East End Revitalized

By on Jan 17, 2017 in People

Yardi client Richmond Redevelopment and Housing Association (RRHA) recently broke ground on the expansive Churchill North/East End Revitalization project.

East End Revitalization will include the demolition of the 504-unit Creighton Court public housing community. It will brichmond-vae replaced with a mixed-income community of nearly 1,000 energy efficient homes and apartments. Residents can choose between more than 40 townhomes, 240 market rate rentals, and public housing.

The new neighborhood will include more than 500 public housing units to replace those demolished at Creighton Court. All units will be converted to the U.S. Department of Housing and Urban Development (HUD) Rental Assistance Demonstration program.

The vacant Armstrong High School, the site of the project groundbreaking, is also being demolished. Upon completion, the 21-acre site will receive infrastructure redevelopment in preparation for housing.

Construction may take a decade or longer to complete but the momentum and enthusiasm are growing.

Mayor Jones says, “From this building will rise a phoenix of new possibility and transformation of persons who will be able to have better lives and better environments to live in.”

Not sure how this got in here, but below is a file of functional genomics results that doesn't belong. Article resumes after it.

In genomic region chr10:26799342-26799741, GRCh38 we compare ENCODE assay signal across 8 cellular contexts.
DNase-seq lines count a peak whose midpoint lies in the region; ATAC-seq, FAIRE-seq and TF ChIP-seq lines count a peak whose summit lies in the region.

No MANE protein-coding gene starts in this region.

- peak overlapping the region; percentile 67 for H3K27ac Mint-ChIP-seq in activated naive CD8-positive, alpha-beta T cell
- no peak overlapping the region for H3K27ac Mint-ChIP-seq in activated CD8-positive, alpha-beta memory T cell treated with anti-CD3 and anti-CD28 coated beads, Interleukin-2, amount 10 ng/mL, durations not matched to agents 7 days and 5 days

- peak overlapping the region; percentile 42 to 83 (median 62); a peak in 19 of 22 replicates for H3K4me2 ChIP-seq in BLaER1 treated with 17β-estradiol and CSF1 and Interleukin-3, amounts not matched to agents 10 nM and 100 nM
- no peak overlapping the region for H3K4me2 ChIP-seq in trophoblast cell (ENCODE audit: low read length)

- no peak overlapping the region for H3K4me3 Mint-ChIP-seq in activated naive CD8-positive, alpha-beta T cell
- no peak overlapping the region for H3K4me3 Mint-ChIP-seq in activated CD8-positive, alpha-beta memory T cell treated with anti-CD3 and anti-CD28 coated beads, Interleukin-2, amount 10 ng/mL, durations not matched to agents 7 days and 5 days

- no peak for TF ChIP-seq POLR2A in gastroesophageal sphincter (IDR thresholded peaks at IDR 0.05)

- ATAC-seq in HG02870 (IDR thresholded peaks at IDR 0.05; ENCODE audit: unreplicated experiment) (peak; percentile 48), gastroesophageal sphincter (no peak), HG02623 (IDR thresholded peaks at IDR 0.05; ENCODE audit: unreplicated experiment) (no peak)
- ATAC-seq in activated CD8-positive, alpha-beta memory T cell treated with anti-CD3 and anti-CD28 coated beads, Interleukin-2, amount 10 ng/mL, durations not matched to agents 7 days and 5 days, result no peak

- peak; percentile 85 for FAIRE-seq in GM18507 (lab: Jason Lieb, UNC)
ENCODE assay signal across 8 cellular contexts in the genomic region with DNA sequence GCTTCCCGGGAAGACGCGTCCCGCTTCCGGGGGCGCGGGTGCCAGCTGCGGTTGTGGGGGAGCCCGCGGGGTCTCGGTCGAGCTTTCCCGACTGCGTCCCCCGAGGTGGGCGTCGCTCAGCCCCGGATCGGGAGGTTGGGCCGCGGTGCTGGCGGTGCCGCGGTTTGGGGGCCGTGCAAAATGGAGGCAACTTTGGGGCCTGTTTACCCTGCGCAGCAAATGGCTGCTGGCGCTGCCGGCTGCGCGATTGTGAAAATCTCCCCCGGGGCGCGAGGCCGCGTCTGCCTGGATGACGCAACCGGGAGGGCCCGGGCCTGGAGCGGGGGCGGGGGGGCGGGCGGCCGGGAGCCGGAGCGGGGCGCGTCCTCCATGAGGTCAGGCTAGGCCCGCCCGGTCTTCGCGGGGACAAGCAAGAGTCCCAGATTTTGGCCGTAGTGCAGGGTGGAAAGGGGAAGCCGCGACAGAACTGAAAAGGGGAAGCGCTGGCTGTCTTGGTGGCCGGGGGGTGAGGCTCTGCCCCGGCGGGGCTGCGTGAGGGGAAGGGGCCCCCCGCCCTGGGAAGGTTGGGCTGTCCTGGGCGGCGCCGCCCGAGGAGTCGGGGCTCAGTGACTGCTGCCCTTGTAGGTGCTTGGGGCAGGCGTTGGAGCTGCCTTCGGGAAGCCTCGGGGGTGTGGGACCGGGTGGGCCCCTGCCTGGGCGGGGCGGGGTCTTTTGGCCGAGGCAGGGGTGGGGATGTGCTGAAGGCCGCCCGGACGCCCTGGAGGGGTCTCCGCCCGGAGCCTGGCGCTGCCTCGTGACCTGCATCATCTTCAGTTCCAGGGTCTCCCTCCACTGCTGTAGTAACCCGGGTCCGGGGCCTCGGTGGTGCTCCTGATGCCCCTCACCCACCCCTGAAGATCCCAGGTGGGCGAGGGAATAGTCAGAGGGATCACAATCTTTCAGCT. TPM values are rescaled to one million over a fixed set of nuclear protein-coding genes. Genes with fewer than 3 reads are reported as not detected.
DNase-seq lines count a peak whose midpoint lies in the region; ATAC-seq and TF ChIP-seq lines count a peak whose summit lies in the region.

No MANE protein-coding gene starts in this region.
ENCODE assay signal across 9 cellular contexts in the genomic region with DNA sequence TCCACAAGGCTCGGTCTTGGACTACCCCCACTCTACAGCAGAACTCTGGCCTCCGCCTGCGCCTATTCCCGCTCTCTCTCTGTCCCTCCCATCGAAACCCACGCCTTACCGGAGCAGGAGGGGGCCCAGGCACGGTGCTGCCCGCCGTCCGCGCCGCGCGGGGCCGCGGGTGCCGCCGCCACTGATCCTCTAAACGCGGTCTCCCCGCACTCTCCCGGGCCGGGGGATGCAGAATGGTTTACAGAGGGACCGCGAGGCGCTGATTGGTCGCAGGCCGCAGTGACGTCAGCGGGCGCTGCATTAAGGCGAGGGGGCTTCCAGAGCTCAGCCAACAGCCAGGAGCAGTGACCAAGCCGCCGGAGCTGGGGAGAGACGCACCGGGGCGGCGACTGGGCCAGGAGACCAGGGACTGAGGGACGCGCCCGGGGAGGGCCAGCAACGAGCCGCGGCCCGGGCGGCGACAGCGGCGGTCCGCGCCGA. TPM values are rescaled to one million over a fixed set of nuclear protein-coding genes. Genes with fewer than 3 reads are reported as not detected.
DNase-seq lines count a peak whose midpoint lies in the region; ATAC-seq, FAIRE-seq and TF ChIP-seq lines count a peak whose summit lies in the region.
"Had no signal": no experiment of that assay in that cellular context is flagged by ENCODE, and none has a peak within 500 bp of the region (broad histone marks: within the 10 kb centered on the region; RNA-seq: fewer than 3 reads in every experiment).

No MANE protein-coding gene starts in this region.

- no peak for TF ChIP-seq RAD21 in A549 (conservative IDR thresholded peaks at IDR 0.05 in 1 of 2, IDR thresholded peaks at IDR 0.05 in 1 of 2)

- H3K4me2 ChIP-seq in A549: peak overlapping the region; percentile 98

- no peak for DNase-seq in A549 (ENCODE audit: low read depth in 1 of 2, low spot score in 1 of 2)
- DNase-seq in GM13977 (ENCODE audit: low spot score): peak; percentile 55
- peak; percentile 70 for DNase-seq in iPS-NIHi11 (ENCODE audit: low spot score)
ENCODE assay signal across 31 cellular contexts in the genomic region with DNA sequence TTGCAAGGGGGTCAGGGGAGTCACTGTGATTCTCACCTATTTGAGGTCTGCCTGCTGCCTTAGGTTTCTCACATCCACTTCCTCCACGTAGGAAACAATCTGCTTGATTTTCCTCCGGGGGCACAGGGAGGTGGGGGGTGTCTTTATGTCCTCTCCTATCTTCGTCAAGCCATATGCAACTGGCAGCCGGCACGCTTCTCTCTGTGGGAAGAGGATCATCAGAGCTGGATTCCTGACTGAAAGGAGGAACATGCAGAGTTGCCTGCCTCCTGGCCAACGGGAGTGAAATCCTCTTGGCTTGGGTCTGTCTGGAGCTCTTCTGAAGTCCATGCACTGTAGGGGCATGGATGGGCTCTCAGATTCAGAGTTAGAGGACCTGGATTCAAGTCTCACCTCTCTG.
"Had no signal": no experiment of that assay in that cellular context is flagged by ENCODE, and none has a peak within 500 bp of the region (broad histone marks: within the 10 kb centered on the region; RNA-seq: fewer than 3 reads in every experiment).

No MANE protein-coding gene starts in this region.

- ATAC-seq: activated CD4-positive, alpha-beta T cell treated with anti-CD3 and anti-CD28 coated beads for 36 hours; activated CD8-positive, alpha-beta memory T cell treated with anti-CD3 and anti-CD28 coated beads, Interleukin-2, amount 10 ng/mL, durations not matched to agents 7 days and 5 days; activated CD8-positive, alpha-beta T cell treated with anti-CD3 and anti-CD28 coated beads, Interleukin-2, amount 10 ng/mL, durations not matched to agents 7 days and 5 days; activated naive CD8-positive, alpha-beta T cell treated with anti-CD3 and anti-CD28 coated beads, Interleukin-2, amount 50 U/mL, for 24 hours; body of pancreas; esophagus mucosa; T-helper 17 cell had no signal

Tammy Grubb, Housing Choice Voucher Program Supervisor with RRHA shares the Mayor’s enthusiasm. “We’re revitalizing the entire corridor,” she says. “We’re looking grubb-006forward to a beautiful transformation. We’re so excited about the new housing.

For Grubb, the housing is more than a shelter. She sees the new homes as stepping-stones towards a brighter future.

“It’s like our mission at Richmond Redevelopment, to assist in finding housing, to encourage our clients who use housing as a stepping stone to build themselves up and take advantage of the programs that they need to step up and become more self-sufficient.”

“We are also excited for the new opportunities that residents will have, personally and professionally,” says Grubb.

The highly anticipated project surmounted several hurdles to reach this point. The administrative team of Mayor Dwight C. Jones proposed the project 2013. The team applied for a $30 million grant from HUD but failed to secure funding.

Undaunted, the administration pressed on. By combining several funding sources, the project began to move forward: East End Revitalization funding includes 9 percent and 4 percent low-income housing tax credits as well as Vibrant Community Initiative (VCI) funds.

VCI projects supports local and regional community-based projects centered in affordable housing. Community and economic development features also characterize VCI initiatives.

The Community Builders, Inc. and City of Richmond partnered with the Richmond Redevelopment and Housing Authority for this venture.